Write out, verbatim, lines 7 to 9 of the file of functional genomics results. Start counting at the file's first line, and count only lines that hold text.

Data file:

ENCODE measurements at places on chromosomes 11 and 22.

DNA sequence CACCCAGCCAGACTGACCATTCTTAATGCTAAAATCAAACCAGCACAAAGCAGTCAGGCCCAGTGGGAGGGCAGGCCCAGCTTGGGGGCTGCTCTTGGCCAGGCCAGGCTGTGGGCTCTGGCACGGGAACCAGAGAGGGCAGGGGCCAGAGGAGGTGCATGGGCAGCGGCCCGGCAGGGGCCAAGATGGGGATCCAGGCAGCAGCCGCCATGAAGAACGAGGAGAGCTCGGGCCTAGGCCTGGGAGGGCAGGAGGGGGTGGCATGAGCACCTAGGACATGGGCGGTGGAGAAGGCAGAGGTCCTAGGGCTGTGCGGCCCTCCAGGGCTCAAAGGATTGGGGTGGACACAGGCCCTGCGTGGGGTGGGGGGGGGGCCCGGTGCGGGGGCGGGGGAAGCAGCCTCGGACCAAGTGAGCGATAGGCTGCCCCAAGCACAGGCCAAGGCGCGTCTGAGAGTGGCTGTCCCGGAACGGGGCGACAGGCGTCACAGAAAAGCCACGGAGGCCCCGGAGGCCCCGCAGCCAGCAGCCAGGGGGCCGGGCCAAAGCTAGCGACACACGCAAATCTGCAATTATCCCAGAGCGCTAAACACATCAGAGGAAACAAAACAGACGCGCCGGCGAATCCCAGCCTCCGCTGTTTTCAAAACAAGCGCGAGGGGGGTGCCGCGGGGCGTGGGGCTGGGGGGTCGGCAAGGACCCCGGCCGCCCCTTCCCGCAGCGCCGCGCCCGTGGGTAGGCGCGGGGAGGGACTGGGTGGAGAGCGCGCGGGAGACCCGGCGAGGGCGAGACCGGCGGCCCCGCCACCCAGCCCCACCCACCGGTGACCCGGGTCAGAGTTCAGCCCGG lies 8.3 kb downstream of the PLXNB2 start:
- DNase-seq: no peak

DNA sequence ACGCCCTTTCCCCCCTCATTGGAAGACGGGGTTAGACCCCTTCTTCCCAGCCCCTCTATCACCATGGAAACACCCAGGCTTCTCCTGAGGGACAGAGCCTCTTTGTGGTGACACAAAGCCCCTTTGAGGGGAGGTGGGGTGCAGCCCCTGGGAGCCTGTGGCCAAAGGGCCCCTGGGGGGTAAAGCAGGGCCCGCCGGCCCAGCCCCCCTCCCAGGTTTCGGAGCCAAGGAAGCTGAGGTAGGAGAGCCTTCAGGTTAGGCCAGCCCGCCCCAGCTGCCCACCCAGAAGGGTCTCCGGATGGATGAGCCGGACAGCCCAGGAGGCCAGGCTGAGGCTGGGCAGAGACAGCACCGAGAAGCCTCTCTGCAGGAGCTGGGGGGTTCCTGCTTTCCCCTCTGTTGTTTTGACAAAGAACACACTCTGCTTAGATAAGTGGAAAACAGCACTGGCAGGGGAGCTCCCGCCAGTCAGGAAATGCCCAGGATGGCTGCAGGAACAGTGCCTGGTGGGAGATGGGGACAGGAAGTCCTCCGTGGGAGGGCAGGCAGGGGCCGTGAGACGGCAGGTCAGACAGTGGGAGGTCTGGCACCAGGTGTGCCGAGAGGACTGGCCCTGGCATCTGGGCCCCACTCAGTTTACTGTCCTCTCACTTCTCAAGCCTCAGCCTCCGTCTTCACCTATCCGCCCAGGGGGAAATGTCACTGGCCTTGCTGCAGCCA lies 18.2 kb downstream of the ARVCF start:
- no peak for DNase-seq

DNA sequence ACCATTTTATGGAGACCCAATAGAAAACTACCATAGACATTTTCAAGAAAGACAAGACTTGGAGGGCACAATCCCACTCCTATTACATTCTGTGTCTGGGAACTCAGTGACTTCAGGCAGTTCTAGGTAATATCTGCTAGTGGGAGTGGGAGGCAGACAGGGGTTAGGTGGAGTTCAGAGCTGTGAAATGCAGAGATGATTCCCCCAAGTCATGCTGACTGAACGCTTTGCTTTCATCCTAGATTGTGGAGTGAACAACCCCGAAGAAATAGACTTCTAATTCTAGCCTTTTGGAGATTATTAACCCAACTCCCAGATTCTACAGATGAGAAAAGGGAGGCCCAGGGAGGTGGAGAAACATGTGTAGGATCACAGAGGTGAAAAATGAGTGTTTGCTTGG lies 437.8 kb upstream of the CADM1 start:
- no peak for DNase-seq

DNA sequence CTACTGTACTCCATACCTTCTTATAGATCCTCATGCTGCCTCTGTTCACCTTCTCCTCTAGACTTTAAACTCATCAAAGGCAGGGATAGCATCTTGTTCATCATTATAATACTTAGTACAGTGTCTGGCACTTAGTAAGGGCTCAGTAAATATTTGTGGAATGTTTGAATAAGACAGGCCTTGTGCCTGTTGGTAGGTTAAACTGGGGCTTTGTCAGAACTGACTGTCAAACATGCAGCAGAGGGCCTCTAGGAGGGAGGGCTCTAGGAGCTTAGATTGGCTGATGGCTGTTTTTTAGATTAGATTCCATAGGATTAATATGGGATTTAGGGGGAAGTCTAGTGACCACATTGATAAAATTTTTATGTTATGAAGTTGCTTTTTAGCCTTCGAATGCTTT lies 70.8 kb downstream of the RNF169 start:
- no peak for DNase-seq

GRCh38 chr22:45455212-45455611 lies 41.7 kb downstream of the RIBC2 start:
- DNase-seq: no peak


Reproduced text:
- no peak for DNase-seq

DNA sequence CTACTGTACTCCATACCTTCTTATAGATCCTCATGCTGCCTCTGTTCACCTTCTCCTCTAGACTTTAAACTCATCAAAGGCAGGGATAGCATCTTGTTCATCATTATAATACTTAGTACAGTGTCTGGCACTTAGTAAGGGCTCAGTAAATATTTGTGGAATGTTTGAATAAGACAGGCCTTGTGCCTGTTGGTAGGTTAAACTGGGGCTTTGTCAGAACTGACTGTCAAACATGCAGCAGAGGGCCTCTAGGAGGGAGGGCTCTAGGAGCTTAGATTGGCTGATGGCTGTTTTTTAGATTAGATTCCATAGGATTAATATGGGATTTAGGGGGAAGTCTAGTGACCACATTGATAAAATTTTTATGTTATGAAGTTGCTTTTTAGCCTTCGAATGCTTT lies 70.8 kb downstream of the RNF169 start:
- no peak for DNase-seq